Park regulations require that aboriginal guides accompany visitors. Dana has taken as many as three on longer trips. We hired one: Machang.

Indigenous groups in modern Malaysia, which account for less than one percent of the population, are known collectively as Orang Asli or "the first people." Twenty-one-year-old Machang belonged to the Orang Hulu or Jakun, the "upriver people." Long before he was born, Machang's tribe--traditional hunters and gatherers and fishermen--settled permanently in Kampong Peta, a village of three hundred people just outside of the park and the site of its headquarters. We were Machang's guests for lunch. Fried greens, eggs, a jackfruit curry, rice and chili sauce were placed on the floor in front of us. We ate with our hands. Adult family members, their children and cats too numerous to count, came and went in the wooden house.

Peta felt to me like a remote and precious place, which wasn't entirely a romantic notion because the lack of a surfaced road has kept Peta removed from the outside, and by comparison, it is a sanctuary. It was hardly an accurate assessment, however. Peta, as elsewhere, is in a state of flux. The Asli once poled single log canoes to the coast and back for supplies, an undertaking that took three days, so they rarely went. The forest sustained them. Now their lands are a national park and the Asli its employees. Those who work as guides must seek employment elsewhere during the November to February rainy season when the park closes. They need money for petrol, rice and packaged foods.

After our meal, we divided the supplies between packs. With the men hoisting the food supplies, we then filled a tipsy, shallow, motorized canoe that deposited us somewhere upriver. Dana scrambled into the foliage, leaving his charges to awkwardly follow. It was the last time that my boots were dry or my clothing clean.

This was not my private adventure. I had company, a European couple, who were dedicated amateur astrologers and in Malaysia to catch a solar eclipse. There was portly Ratnam, the driver, second bearer and cook's helper, who was as quiet as Dana was chatty. Dana, with his wild, white hair that another man would have tied into a fashionable little ponytail, deservedly commanded the attention as the impassioned advocate of the environment. He so loved the jungle that he had planted a miniature forest in his own backyard, his jungle away from home, where he sought refuge from city living and the pressures of his career in journalism. Finally, there was Machang, who always brought up the rear on the trails, treading barefoot on brown leaves.

I sat with my feet dangling from the covered cooking platform of Kuala Marong, our camp for two nights. Bed was the unresisting floor of an unstable hut made from strips of bark from a hardwood tree, protection I was nevertheless thrilled to have, even when rain of carwash velocity burst through its roof. Dana was chopping mushrooms and banana leaf flowers for his soup that bubbled on a butane stove. The revelation that we would eat well because cooking was another of his skills and enjoyments was one of those surprising and satisfying bonuses of travel that we wish happened more often. Directly ahead was the jungle vista of my imagination, two rivers cleaving the green at their confluence. A species of cicada cried as though in grief, a sign that night was approaching. Heard only at dusk, the tiny winged insect instills terror in the Asli, who believe that it sucks blood from human victims like a vampire. I looked at Machang who squatted at ease, smoking a cigarette within the circle of gaslight. I found him mysterious. He slipped away and reappeared at will, a spirit whose transformations I continued to miss. While we struggled across rivers with uncertain footing, Machang possessed supernatural powers of locomotion, making him the ideal caretaker of cameras and money pouches. He was never wet. His sense of time completely fluid, he would get up in the middle of the night to eat leftovers or to request an English lesson from Dana.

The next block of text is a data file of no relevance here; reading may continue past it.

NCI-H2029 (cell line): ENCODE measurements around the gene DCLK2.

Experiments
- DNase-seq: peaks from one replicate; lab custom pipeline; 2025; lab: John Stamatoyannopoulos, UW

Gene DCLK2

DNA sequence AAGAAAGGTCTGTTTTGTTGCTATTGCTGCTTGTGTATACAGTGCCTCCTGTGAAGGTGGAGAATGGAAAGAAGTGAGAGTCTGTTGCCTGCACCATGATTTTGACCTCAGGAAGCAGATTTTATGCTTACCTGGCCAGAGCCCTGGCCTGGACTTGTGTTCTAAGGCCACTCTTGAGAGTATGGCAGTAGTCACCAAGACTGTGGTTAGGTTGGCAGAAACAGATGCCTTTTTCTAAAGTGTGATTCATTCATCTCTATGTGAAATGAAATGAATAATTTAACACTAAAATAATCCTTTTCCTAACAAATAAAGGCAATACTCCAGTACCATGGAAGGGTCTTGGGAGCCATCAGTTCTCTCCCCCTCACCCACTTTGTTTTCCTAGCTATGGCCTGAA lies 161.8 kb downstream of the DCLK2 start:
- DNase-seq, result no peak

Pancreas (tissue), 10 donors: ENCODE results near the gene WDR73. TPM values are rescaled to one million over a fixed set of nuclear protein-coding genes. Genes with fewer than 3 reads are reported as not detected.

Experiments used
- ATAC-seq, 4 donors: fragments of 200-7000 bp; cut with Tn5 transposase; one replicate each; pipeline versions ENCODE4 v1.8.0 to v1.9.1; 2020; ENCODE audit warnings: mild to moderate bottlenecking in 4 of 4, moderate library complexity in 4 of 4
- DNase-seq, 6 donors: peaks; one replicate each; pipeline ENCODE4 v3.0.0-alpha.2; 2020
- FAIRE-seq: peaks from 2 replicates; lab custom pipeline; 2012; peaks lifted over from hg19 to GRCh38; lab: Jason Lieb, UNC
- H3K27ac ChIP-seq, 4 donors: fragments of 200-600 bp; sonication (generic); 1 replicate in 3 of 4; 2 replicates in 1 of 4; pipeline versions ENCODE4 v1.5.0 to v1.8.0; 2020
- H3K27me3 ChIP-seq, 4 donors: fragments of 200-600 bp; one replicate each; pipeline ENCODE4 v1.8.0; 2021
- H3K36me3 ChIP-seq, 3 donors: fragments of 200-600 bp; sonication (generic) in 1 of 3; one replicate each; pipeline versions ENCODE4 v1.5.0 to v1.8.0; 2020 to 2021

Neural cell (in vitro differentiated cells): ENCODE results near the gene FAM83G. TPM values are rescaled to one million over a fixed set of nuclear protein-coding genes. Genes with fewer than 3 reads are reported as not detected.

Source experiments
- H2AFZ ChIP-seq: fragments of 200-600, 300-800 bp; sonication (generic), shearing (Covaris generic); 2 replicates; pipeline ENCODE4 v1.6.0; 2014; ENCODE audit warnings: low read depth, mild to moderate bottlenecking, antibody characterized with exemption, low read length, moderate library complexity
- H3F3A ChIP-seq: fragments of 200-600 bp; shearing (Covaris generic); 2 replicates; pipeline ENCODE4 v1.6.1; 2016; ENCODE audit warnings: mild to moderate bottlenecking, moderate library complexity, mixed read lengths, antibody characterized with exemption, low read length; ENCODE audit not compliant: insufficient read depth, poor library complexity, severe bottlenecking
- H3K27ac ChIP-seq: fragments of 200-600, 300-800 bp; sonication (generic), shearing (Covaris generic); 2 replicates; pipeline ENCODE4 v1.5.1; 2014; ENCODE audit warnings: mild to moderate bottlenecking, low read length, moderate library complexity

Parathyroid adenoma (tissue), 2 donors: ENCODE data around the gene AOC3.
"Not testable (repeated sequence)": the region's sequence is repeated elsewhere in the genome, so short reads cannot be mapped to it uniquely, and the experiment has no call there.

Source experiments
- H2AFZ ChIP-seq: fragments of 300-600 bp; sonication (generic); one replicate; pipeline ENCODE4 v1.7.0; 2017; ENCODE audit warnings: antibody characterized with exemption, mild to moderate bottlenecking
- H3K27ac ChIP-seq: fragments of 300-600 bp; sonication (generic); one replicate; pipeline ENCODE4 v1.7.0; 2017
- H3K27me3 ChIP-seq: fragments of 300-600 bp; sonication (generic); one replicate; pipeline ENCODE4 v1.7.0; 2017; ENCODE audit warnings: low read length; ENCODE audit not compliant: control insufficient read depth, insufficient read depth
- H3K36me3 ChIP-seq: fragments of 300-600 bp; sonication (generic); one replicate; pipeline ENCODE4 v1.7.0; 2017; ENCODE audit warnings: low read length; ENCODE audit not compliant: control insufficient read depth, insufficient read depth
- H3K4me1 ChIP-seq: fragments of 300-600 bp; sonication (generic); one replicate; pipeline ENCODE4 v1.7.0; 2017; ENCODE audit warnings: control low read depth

Machang's people have had contact with the world outside their forests for over 150 years, mainly for economic reasons. Early Chinese loggers to the area gave some of the Asli Chinese names, which they use interchangeably with tribal ones. Some name their new daughters after Malay actresses and singers, known to them from television and magazines. Pictures of celebrities decorated a wall inside Machang's wooden home. In Kampong Peta, the people who were nomads have long since passed on, the forest now an ancestral home, although many still hunt its boar and mouse deer or collect its fruits, roots and nuts. The Asli continue to treat the forest with reverence, not only because it is a new source of income for those employed as guides, but also because they are animists. I was told that it was wise to seek permission from a tree before urinating under it. Failure to do so could result in spirit possession, the effects of which sounded like a particularly nasty way of spending the night. In deference to local beliefs, I muttered "permit me please" when I had to use the woods. Far more worrying was the thought of exposing more flesh to the tenacious leeches.